This week’s topics:
- Shortage of HGV drivers causing supply chain pressures and the associated impacts linked with the imminent end of the UK’s Job Retention Scheme
- A view on the temporary reduction in VAT ending for food, accommodation and attractions on 1 October 2021
- What’s the outlook for private equity investment in sport?
Shortage of HGV drivers causing supply chain pressures, and the end of the furlough scheme
There is an estimated shortage of around 100,000 HGV drivers in the UK with a significant impact on supply chains.
Charles Johnson-Ferguson, Transport and Logistics Leader at PwC said:
The shortage of HGV drivers is not new, and has been a challenge for many years, although a number of factors have made it particularly acute at the moment;
- “HGV driver tests were postponed during Covid creating a backlog of around 40,000 tests and therefore a significant number of drivers have not entered the industry. The Government are taking steps to streamline the testing process, and add more testing capacity but not quickly enough to fill the immediate shortage
- Brexit meant that some drivers did leave, but the real challenge for EU drivers not being able to enter the UK to take up the roles as HGV drivers is not being given "skilled worker status". It is also worth noting that the EU has its own shortage of HGV drivers so there is no guarantee that they will come over to the UK even if able to.
- The industry has been poor at attracting new and diverse workers to the profession and whilst it is working to improve diversity and attract women and ethnic minorities this is not a quick fix
- To solve the current problem the parts of the supply chain that can afford to are increasing rates of pay as an incentive to attract drivers. Whilst this is working for the supermarkets it is creating challenges in other parts of the UK supply chain as drivers leave for more lucrative jobs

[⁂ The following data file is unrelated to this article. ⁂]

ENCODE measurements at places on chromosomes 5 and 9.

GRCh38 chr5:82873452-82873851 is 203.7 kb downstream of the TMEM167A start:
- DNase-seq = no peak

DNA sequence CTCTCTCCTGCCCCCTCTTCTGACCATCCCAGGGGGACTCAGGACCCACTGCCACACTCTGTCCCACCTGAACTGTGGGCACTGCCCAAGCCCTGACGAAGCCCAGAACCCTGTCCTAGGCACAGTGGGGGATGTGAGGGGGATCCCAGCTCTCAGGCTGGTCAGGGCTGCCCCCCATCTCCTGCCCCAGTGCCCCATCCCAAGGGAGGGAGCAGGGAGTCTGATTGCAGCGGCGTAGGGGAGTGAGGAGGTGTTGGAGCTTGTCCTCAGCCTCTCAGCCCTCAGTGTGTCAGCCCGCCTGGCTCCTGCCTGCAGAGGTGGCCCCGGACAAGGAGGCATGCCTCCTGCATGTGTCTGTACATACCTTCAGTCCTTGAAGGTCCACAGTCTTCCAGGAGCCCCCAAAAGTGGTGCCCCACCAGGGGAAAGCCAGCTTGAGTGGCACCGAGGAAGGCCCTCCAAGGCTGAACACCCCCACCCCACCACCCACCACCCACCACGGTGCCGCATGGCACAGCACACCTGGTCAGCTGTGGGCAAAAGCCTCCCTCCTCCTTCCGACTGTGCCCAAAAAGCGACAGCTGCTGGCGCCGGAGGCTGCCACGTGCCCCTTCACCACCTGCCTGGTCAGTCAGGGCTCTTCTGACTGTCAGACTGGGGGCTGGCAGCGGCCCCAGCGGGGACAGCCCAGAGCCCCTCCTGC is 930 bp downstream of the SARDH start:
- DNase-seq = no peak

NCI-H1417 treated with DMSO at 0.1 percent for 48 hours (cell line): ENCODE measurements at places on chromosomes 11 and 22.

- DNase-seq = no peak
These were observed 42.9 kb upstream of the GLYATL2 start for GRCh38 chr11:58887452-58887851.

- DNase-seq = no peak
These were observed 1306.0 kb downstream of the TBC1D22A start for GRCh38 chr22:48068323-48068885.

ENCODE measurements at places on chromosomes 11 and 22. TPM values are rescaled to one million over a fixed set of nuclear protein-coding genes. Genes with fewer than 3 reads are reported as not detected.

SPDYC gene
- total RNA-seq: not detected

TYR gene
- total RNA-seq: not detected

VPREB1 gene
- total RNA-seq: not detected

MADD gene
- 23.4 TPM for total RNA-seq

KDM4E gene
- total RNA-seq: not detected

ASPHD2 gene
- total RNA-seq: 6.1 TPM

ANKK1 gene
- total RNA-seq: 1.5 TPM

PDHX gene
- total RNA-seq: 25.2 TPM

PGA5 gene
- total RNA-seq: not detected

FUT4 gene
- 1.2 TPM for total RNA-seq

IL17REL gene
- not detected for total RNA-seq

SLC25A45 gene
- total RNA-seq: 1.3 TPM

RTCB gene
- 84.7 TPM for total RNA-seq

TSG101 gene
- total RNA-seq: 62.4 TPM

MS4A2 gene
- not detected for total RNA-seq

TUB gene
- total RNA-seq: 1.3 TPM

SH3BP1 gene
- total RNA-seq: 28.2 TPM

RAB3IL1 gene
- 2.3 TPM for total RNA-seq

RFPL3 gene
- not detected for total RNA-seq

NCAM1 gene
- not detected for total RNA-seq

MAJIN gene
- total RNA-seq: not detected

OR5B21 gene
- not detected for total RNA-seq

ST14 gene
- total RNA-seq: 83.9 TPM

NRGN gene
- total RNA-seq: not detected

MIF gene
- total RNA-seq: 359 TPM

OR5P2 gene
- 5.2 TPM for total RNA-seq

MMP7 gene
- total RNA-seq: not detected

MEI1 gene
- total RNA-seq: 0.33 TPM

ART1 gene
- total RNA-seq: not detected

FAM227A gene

- “Historically amongst the highest paid drivers, fuel tanker drivers are now able to leave to drive for supermarkets on the same pay. The situation is even more dire for these specialist driving jobs where additional qualifications are required due to the nature of the goods being carried meaning they are difficult to replace or recruit.”
Along with this, the Job Retention Scheme (‘furlough’) comes to an end later this week, on Friday 1 October, it is expected that many UK workers face an uncertain future.
Hoa Duong, economist at PwC, comments on what impact this will have on different sectors, including the correlation between the scheme ending and the ongoing HGV driver shortages:
- “This week’s end of the furlough scheme (Friday 1 October) is not expected to be a ‘silver-bullet’ for the current lorry driver shortage or the UK labour market paradox, in which high unemployment and high job vacancies coexist.
- “This is because the number of workers in the transportation sector, including HGV drivers, make up only 9% of the total furloughed workers by the end of July. There is also the risk of overestimating the number of workers to be released from the scheme as many may move to self-employment or economic inactivity.
- “The paradox in which businesses struggle to recruit amidst high unemployment rates is just the tip of the UK labour market iceberg. The real challenge lies in skills mismatch issues which could potentially have a ‘knock on’ effect on the whole economy and not a challenge that can be resolved overnight. As the furlough scheme runs its course, more attention should be placed on long-term goals, such as retraining and upskilling across all sectors, especially so in the business services and manufacturing industries.”